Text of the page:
Maybe giving up coffee altogether isn’t your goal but just cutting back on your caffeine intake to more safe and manageable levels is. This article will help you determine what amount you should aim for, offered your stats and health profile.
Determining how much caffeine is right for you isn’t too difficult as long as you consider a few elements:
- Your total health status.
- Your level of sensitivity to caffeine.
- Your age and weight.
There has been a lot of research into how much caffeine is safe for the typical adult, in addition to just how much caffeine can cause health issues.
Many websites publish a rather generic amount of 400 mg daily as a safe quantity grownups can take in without unfavorable negative effects.
Likewise, a lot of sources state that 500 mg or more is when unfavorable caffeine overdose symptoms can embed in. However, it is a little bit more complicated than that considering that humans come in several sizes and have physiological differences.
It is far more accurate to determine your safe everyday dose of caffeine based on your age and body weight. Some of the most highly regarded research papers on the problem found that 6 mg of caffeine per kg of a person’s body weight seems to be a safe daily dose for human adults age 18 and over.
A 70 kilogram adult male would have a safe everyday dosage of 420 mg.
( 70 x 6 = 420).
A 55 kg adult woman would have a safe everyday dose of 330 mg.
( 55 x 6 = 330).
The majority of Americans do not use kgs, so when calculating your own personal safe everyday dosage of caffeine, you’ll need to transform kilograms to pounds. There are online tools that will do this for you, however the easy formula is as follows:.
Pounds to Kilograms Conversion.
Pounds/2.2 = Kilograms.
A 180 pound male would be 82 kgs (180/2.2 = 82).
There has also been research into a safe single dosage of caffeine, or in other words, just how much caffeine can be safely consumed in one sitting. Many sites publish a generic quantity of 200 mg for adults, however again, a more precise measurement is based upon a person’s age and body weight. The very same highly regarded research paper discovered that 3 mg of caffeine per kg of body weight appears to be a safe single dosage for an adult.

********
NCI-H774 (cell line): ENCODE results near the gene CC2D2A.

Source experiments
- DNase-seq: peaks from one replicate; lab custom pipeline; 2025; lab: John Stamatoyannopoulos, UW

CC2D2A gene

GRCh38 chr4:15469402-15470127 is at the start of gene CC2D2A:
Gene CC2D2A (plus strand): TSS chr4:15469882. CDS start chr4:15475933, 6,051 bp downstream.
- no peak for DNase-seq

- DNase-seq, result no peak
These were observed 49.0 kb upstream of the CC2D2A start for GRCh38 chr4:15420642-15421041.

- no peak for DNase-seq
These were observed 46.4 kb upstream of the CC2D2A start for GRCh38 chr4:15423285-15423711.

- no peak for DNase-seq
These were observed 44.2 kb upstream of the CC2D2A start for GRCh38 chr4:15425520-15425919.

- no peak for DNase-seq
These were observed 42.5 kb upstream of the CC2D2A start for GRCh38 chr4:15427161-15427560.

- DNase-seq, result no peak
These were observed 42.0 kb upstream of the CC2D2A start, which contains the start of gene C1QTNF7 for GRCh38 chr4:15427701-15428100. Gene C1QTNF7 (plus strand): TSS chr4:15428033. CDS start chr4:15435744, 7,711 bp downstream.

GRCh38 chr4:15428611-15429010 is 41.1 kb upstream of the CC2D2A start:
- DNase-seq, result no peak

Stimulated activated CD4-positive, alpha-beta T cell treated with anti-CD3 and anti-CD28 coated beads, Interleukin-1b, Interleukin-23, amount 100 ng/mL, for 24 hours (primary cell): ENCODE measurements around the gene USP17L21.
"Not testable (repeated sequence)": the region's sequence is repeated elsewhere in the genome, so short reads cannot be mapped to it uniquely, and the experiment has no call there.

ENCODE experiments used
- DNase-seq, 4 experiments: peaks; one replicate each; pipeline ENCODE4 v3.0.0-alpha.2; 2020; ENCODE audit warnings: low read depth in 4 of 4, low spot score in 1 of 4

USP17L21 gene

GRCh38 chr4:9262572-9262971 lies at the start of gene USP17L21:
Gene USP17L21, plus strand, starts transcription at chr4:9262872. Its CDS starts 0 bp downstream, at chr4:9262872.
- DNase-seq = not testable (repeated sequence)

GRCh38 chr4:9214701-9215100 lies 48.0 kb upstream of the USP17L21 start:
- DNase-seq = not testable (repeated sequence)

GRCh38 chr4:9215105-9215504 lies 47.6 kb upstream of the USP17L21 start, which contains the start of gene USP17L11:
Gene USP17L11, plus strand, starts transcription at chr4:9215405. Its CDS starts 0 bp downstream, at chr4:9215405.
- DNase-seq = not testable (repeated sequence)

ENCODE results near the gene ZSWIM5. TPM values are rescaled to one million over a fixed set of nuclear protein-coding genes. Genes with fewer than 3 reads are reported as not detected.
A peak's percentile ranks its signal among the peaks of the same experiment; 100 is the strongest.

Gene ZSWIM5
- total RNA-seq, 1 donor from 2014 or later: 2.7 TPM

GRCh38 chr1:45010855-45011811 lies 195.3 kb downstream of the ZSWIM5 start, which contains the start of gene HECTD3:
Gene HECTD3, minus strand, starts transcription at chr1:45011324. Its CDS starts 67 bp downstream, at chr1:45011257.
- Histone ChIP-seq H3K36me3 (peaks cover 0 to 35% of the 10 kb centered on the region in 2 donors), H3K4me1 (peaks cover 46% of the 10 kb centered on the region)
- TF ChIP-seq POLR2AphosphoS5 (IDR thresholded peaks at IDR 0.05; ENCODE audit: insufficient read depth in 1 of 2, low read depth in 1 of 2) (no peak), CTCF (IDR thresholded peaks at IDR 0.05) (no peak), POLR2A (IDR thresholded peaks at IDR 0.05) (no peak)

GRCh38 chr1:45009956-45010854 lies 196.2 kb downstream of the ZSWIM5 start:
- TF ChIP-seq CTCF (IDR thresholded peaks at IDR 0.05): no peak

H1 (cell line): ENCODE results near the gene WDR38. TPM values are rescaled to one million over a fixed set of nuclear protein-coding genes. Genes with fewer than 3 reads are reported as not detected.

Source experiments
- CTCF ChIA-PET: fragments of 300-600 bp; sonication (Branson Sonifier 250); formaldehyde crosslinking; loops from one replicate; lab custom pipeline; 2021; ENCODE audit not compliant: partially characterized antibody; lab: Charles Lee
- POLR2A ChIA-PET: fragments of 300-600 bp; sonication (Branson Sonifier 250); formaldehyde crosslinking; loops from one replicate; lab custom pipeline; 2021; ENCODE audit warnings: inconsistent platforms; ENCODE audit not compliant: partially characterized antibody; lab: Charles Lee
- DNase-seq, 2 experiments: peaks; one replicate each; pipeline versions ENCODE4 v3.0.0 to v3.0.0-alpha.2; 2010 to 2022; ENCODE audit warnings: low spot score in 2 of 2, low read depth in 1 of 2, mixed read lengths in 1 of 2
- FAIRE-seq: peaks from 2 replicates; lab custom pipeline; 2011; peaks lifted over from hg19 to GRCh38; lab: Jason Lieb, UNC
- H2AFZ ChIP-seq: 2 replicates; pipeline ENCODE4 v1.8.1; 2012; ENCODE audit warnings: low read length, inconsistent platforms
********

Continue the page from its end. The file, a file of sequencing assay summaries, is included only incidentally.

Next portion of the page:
A 70 kg adult male could safely consume 210 mg of caffeine at one time.
A 55 kg adult woman could securely take in 165 mg of caffeine at one time.
Caffeine is broken down by your liver and scientists have actually determined a few crucial genes that determine how well your liver can process caffeine. The degree to which these genes are expressed or present in a person’s DNA identifies their sensitivity level to caffeine.
There are essentially three various caffeine sensitivity types:.
These people are highly sensitive to caffeine and just a little dose can cause undesired side effects and insomnia.
2. Typical level of sensitivity:
The majority of caffeine customers fall into this category. This is also the category of people caffeine safe amounts were developed for.
These people can take in large quantities of caffeine and feel really little impact. They can consume coffee directly before bedtime and still sleep comfortably.
No matter which level of sensitivity level you fall under, it is far better to stay within your personal daily safe limits and pursue natural methods, like cacao which we’ll discuss later, to increase your energy levels opposed to increasing your caffeine consumption as a way to be more efficient.
Most professionals agree that, for the majority of people, consuming more than 500 mg of caffeine per day can lead to unfavourable effects.These can include the following symptoms:
- Stress and anxiety.
- Heart palpitations.
- Increased heartbeat.
Developed tolerance to caffeine can hide these symptoms until greater day-to-day doses are consumed, however, day-to-day extreme amounts of caffeine can have long-term health effects.
Always seek the advice of your physician or other qualified health provider with any questions you may have regarding a medical condition. Never disregard professional medical advice or delay in seeking it because of something you have read on this website. For professional dietary advice you should always consult a Registered Dietitian (RD), and for diagnosis of a health condition you must see your physician.